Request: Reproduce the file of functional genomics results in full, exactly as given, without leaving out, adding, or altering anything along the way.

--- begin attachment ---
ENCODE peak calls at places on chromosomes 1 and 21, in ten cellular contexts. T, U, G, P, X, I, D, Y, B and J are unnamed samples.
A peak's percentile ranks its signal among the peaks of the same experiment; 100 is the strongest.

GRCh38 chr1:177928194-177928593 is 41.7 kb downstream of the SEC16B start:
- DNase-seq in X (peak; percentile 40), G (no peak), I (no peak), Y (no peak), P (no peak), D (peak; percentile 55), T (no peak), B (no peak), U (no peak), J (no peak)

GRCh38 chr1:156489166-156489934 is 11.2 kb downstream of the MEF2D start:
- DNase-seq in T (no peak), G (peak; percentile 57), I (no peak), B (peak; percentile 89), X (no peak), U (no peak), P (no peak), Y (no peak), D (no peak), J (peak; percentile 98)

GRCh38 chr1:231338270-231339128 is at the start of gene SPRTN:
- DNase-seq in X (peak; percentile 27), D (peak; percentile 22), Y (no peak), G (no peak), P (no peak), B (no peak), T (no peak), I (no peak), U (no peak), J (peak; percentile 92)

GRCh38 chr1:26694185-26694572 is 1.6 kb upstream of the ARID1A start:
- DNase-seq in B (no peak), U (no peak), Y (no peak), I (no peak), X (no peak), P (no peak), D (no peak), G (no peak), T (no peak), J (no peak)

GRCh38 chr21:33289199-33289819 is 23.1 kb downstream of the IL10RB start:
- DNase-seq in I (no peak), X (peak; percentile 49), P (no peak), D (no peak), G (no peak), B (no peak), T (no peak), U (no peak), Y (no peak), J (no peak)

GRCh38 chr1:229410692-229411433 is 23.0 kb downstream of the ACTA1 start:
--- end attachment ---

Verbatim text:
ENCODE peak calls at places on chromosomes 1 and 21, in ten cellular contexts. T, U, G, P, X, I, D, Y, B and J are unnamed samples.
A peak's percentile ranks its signal among the peaks of the same experiment; 100 is the strongest.

GRCh38 chr1:177928194-177928593 is 41.7 kb downstream of the SEC16B start:
- DNase-seq in X (peak; percentile 40), G (no peak), I (no peak), Y (no peak), P (no peak), D (peak; percentile 55), T (no peak), B (no peak), U (no peak), J (no peak)

GRCh38 chr1:156489166-156489934 is 11.2 kb downstream of the MEF2D start:
- DNase-seq in T (no peak), G (peak; percentile 57), I (no peak), B (peak; percentile 89), X (no peak), U (no peak), P (no peak), Y (no peak), D (no peak), J (peak; percentile 98)

GRCh38 chr1:231338270-231339128 is at the start of gene SPRTN:
- DNase-seq in X (peak; percentile 27), D (peak; percentile 22), Y (no peak), G (no peak), P (no peak), B (no peak), T (no peak), I (no peak), U (no peak), J (peak; percentile 92)

GRCh38 chr1:26694185-26694572 is 1.6 kb upstream of the ARID1A start:
- DNase-seq in B (no peak), U (no peak), Y (no peak), I (no peak), X (no peak), P (no peak), D (no peak), G (no peak), T (no peak), J (no peak)

GRCh38 chr21:33289199-33289819 is 23.1 kb downstream of the IL10RB start:
- DNase-seq in I (no peak), X (peak; percentile 49), P (no peak), D (no peak), G (no peak), B (no peak), T (no peak), U (no peak), Y (no peak), J (no peak)

GRCh38 chr1:229410692-229411433 is 23.0 kb downstream of the ACTA1 start: